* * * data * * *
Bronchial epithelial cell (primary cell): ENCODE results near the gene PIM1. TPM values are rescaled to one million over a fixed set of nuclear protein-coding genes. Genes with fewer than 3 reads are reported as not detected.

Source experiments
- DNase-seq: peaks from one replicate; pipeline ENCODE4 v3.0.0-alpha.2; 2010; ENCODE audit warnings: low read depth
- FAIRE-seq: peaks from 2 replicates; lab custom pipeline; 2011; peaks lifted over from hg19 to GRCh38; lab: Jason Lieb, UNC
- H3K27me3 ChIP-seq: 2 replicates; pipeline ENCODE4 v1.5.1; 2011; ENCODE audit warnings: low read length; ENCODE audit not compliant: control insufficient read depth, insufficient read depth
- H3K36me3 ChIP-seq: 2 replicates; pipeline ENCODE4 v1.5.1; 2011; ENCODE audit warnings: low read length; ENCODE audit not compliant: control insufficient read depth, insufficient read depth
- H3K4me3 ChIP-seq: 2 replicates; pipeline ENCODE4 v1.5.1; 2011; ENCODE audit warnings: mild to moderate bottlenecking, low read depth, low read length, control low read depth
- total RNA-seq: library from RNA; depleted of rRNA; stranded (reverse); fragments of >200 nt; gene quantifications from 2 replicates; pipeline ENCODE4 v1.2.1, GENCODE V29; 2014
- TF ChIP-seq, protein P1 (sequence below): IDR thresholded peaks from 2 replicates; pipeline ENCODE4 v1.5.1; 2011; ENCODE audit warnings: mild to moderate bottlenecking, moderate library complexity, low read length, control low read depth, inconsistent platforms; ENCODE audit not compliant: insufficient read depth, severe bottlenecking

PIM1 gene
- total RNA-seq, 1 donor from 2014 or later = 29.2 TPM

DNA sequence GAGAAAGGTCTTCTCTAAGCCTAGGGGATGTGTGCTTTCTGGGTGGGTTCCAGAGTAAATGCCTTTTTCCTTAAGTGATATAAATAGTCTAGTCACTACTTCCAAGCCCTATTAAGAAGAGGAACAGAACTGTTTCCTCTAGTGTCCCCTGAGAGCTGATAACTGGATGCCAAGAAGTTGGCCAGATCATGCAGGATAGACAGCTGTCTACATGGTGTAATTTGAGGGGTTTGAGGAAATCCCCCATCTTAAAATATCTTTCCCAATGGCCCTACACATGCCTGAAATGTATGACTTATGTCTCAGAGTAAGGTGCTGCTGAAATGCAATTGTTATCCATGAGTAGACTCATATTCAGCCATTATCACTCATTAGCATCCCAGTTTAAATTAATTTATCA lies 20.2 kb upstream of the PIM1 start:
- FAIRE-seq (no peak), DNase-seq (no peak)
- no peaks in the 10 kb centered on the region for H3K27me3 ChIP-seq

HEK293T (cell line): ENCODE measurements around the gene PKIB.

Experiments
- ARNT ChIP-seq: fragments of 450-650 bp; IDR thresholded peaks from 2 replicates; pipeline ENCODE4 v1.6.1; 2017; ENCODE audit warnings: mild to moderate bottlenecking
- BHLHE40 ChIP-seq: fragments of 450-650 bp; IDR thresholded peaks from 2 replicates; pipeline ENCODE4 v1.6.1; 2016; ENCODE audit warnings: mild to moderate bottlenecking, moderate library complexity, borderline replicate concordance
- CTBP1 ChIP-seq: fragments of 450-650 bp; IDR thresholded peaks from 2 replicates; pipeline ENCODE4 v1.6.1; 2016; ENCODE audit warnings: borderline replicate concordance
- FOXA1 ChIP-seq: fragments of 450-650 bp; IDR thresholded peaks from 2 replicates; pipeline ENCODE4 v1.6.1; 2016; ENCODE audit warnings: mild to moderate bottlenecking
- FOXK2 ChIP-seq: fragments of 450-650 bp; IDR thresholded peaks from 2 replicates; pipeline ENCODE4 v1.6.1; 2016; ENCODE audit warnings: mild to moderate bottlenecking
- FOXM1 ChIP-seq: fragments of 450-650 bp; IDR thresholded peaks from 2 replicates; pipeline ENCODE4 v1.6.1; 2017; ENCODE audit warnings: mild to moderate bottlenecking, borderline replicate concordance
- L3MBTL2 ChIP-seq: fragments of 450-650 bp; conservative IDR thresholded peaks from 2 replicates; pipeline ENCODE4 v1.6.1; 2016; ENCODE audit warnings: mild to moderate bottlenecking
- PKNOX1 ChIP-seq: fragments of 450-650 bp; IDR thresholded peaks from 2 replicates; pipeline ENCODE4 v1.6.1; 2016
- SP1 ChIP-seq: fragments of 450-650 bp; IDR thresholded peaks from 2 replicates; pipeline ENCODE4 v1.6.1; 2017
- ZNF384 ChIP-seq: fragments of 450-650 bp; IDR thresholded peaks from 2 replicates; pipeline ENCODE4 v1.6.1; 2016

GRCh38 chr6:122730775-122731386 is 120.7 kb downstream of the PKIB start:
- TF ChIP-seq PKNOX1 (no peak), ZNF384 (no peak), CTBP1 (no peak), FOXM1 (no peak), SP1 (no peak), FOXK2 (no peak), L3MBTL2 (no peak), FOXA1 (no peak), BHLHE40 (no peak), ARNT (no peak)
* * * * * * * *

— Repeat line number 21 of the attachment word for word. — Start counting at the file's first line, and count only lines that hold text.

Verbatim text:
- FOXK2 ChIP-seq: fragments of 450-650 bp; IDR thresholded peaks from 2 replicates; pipeline ENCODE4 v1.6.1; 2016; ENCODE audit warnings: mild to moderate bottlenecking